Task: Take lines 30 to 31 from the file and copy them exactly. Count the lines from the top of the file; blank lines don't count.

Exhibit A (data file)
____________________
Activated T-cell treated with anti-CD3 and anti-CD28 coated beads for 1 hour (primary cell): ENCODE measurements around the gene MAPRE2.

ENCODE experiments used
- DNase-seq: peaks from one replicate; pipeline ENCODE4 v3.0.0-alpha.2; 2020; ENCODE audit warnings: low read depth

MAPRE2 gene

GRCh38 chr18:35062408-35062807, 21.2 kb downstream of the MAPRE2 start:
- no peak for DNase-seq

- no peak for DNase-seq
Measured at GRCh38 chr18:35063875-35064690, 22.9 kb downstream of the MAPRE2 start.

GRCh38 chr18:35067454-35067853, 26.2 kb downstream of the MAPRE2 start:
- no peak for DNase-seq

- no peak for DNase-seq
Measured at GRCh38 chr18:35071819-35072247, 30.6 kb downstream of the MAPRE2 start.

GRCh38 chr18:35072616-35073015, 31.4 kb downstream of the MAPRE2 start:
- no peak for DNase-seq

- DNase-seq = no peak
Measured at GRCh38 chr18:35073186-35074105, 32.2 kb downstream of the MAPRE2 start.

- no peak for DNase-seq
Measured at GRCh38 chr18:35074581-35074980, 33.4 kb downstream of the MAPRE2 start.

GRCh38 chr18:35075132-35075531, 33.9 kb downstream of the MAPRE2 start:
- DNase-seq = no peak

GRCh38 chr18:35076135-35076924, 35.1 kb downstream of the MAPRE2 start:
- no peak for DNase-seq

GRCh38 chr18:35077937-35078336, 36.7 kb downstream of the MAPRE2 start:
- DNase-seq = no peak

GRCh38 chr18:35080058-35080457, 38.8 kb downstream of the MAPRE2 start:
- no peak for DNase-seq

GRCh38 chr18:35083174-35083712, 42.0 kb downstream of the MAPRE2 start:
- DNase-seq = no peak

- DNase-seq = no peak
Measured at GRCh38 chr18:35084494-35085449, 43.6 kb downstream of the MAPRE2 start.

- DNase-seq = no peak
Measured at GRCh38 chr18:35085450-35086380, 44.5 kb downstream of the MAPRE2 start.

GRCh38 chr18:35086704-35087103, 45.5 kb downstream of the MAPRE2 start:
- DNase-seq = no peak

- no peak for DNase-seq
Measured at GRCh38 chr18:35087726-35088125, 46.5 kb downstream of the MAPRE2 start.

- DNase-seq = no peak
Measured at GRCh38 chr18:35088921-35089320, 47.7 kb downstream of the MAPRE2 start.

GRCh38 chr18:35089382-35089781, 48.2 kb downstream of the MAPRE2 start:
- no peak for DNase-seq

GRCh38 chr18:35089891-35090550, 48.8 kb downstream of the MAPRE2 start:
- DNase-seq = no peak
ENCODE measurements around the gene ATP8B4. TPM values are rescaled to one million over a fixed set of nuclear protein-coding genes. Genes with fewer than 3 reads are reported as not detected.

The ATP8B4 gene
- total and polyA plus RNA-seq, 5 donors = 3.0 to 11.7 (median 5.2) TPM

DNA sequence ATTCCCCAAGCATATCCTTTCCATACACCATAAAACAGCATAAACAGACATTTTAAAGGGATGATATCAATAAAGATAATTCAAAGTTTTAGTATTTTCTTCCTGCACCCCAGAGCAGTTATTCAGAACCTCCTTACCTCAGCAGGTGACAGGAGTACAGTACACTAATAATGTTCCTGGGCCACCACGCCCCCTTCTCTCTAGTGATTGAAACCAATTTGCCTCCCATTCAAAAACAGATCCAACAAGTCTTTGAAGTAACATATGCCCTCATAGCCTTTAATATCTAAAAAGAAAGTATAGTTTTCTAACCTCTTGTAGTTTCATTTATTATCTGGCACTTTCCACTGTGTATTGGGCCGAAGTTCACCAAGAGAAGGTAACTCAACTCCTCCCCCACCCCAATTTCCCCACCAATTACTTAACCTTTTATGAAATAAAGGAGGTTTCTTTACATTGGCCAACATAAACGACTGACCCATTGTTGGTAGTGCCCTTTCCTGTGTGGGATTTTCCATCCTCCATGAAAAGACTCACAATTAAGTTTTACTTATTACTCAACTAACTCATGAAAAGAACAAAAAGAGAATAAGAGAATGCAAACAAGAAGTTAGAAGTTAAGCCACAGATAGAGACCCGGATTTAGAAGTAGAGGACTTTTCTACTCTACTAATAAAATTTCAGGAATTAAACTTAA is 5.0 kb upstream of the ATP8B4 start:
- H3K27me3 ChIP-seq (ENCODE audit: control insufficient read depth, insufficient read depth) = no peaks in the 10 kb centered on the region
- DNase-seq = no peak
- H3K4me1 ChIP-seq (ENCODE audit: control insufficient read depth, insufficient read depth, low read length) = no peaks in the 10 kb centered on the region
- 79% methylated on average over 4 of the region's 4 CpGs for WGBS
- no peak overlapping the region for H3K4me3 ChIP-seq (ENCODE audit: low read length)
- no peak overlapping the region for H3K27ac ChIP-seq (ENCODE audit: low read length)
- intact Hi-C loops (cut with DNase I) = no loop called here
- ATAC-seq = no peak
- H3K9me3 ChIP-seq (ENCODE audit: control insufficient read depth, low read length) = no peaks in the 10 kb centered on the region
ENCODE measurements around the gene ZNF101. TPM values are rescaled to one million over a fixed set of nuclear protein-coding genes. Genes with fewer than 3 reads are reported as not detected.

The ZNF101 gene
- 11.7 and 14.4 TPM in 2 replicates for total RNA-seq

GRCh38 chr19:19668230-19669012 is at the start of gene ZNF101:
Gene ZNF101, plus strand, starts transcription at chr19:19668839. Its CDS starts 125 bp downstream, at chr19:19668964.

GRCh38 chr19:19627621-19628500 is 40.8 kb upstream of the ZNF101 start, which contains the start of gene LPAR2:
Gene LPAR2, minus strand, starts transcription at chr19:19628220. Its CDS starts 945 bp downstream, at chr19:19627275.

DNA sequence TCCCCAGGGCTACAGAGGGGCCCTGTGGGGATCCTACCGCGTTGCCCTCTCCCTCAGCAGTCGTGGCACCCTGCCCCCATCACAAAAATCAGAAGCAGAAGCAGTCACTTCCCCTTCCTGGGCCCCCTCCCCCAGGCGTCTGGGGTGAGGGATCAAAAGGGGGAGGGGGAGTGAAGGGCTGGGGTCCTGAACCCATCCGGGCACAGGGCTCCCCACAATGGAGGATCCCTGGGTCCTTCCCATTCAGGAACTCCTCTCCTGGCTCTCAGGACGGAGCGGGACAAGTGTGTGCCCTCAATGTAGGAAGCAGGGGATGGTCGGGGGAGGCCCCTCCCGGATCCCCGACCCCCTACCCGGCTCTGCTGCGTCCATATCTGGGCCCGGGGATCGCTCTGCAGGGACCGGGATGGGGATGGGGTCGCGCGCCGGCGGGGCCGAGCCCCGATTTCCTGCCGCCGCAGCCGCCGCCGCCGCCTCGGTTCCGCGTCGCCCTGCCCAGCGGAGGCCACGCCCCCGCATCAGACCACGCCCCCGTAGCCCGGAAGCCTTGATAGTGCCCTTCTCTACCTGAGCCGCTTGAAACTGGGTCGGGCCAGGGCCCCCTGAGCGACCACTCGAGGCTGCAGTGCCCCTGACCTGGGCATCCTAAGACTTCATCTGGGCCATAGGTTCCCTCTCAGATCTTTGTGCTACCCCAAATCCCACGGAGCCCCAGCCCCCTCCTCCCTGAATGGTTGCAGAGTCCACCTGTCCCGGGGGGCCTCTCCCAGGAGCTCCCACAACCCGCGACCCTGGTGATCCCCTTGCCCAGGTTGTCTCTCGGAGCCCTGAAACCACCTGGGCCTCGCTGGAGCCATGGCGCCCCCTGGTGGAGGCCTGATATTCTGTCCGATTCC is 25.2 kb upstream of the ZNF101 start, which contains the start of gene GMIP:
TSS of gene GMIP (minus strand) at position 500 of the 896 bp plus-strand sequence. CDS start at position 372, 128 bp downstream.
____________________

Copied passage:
Measured at GRCh38 chr18:35084494-35085449, 43.6 kb downstream of the MAPRE2 start.

- DNase-seq = no peak